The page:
English English language Etymology Expression Grammar Usage Writing

So … as, so … that, so what?

Q: I’m confused by the “so … as” and “so … that” constructions in these sentences: “The word is so rare as to be almost obsolete” and “The word is so rare that it is almost obsolete.” Are they both correct? Do they mean the same thing?

A: Your two examples are grammatically correct. The adverb “so,” used to modify an adjective or adverb, can be followed by either “as” or “that.”

These “so … as” and “so … that” constructions can be similar in meaning, though they aren’t identical.

For instance, (1) “Mites are so small as to be invisible” tells us much the same thing as (2) “Mites are so small that they are invisible.” But #2 is the stronger statement, as we’ll explain below.

The difference is clearer when the consequence or result is more stark, as in (3) “The dose was so large as to be fatal” versus (4) “The dose was so large that it was fatal.” Again, #4 is the stronger statement.

Why is this? Because the “so … as” constructions indicate extent or degree, while the “so … that” constructions indicate an actual consequence—in other words, a theoretical versus a real result.

There are grammatical differences as well. The two constructions, “so … as” and “so … that,” require different sentence endings.

In #1 and #3, the preposition “as” is followed by an infinitive phrase (“to be invisible” … “to be fatal”). In #2 and #4, ”that” is followed by a subordinate clause, complete with subject and verb (“they are invisible” … “it was fatal”).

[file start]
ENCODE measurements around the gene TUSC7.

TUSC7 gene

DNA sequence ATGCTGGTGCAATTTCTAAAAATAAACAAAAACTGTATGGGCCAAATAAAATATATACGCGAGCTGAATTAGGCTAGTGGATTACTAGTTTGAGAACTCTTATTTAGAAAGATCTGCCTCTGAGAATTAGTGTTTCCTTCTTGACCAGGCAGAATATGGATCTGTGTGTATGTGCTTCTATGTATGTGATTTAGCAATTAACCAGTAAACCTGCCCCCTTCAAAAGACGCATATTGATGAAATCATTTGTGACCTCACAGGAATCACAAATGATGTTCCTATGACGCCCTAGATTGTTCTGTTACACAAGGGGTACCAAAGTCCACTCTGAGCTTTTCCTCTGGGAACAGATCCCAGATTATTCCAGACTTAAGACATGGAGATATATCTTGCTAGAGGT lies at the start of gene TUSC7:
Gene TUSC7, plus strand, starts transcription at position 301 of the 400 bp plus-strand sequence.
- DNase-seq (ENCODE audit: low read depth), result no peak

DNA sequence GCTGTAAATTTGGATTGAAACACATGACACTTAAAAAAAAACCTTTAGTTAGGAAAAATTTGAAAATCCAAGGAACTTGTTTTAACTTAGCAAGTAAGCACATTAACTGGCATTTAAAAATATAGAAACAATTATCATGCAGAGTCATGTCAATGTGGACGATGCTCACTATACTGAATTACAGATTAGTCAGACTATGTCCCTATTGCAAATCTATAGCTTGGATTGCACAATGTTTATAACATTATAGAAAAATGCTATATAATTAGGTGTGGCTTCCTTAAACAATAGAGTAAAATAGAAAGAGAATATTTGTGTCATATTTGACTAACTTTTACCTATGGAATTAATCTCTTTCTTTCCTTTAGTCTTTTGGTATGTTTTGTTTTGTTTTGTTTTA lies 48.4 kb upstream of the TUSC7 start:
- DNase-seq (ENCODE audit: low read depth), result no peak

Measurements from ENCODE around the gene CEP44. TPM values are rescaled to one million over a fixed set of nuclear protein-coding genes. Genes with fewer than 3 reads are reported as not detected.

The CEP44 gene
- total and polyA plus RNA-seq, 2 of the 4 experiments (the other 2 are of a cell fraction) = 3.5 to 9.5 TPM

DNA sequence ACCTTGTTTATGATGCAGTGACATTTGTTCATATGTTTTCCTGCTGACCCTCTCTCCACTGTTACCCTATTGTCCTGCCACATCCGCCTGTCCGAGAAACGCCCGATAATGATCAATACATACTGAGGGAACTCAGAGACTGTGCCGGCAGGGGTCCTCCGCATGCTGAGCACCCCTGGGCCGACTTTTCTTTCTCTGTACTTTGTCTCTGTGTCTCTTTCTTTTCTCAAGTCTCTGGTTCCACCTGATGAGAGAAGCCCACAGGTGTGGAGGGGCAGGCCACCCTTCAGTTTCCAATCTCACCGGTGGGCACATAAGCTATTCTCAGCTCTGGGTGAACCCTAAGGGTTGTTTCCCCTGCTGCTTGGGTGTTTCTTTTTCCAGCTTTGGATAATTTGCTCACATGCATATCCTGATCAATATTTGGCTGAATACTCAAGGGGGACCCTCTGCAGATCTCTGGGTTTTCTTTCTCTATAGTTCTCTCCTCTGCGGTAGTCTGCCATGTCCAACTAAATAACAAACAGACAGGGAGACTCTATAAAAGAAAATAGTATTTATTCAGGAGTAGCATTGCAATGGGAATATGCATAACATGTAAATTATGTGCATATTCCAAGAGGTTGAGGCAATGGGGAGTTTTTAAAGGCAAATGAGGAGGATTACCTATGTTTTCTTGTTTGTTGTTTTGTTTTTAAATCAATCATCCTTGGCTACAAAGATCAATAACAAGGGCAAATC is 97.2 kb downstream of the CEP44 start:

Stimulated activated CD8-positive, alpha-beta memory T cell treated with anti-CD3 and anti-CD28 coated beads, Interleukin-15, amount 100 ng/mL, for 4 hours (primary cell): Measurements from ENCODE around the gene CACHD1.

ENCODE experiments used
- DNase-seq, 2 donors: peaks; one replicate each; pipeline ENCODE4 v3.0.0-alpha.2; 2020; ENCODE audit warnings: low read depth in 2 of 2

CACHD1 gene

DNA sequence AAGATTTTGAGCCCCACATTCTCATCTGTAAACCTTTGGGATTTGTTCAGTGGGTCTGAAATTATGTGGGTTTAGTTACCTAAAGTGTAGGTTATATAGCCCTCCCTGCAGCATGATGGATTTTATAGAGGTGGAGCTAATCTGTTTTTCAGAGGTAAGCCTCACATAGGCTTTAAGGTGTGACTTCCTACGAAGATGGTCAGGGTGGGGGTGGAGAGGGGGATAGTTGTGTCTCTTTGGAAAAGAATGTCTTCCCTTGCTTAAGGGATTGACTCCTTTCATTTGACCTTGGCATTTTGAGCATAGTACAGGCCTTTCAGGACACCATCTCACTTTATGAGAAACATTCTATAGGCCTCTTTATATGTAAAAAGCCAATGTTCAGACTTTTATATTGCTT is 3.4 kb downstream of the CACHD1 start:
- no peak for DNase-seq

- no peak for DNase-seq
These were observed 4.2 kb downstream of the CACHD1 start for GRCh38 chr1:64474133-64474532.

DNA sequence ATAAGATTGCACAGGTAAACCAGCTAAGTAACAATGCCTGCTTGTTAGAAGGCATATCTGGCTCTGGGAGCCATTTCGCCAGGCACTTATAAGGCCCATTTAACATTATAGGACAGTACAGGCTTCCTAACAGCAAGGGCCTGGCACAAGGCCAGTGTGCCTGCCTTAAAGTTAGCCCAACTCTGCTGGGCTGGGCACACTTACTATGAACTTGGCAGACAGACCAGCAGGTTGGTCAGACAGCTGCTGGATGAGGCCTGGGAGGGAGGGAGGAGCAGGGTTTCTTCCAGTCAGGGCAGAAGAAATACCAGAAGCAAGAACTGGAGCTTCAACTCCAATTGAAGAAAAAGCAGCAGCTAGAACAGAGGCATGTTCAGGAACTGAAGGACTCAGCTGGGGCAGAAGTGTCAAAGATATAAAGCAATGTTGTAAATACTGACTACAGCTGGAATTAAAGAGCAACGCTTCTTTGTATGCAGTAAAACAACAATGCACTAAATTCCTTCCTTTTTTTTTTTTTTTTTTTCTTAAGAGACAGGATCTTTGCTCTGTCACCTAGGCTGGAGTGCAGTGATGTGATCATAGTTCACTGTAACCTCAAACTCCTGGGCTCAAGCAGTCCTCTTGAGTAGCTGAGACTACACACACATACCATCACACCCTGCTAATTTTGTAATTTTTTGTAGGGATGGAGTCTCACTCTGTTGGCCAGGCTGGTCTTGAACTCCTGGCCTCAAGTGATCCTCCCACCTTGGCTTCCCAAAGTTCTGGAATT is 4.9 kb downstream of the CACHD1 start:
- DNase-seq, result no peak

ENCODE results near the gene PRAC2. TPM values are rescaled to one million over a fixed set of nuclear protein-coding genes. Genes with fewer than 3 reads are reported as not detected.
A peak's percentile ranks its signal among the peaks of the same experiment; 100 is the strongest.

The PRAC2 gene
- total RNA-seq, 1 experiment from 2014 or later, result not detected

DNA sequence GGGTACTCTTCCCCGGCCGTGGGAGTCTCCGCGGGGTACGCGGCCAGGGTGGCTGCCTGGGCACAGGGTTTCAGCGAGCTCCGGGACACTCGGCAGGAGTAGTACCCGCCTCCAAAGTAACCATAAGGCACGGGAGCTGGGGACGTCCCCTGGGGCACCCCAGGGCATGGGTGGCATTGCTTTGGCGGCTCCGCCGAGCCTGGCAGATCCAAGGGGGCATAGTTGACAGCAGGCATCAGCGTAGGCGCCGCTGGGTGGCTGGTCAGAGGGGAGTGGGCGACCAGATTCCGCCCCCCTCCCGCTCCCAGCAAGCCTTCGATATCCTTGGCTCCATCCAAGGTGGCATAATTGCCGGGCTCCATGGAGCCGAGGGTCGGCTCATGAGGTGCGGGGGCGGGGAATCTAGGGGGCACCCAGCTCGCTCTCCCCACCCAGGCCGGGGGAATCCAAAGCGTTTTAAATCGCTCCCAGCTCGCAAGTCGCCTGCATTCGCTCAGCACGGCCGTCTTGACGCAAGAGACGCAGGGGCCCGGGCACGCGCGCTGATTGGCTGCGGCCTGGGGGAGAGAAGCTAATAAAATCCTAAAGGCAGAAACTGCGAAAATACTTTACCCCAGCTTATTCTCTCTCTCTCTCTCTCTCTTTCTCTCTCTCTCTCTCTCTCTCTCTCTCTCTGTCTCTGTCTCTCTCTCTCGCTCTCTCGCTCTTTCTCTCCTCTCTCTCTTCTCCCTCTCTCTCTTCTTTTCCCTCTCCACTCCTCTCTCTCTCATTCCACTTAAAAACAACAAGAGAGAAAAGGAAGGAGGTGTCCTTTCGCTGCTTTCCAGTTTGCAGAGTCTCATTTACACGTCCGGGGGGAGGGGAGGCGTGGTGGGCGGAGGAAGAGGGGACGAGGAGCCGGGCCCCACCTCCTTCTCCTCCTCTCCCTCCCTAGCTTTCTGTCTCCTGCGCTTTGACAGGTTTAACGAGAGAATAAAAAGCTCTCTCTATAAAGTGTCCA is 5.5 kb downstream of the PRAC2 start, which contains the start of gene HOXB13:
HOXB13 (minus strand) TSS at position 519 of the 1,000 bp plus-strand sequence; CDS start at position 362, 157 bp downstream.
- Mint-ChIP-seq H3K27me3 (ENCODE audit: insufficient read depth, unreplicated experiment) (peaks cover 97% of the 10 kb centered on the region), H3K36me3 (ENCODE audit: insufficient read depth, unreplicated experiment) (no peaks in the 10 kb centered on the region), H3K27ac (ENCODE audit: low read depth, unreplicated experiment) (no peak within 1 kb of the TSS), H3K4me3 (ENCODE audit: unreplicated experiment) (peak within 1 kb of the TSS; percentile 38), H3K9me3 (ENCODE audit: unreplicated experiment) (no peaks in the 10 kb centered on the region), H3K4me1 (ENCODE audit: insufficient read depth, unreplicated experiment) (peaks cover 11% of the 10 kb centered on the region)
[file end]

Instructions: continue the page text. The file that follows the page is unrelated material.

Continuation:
It’s also important to note that in sentences like #1 and #3, “as” is necessary and cannot be omitted. But in #2 and #4, “that” is optional and can be omitted: “The mites are so small they are invisible” … “The dose was so large it was fatal.”

In the #2 and #4 examples, “that” is what the Cambridge Grammar of the English Language would call “a marker of subordination.”

In other words, it marks the subordinate clause that follows. And subordinate clauses don’t always require such a marker.

Both of these “so” formulations are common in negative statements, as in this line from Shakespeare’s The Rape of Lucrece (1594): “No perfection is so absolute, / That some impuritie doth not pollute.”

Sometimes a single sentence combines the two: “It was so hot as to melt concrete, but not so hot that we stayed inside.”

We’ve used adjectival examples here but, as we mentioned above, “so” modifies adverbs as well: “She spoke so loudly as to embarrass us, but not so loudly that the maître d’ asked us to leave.”

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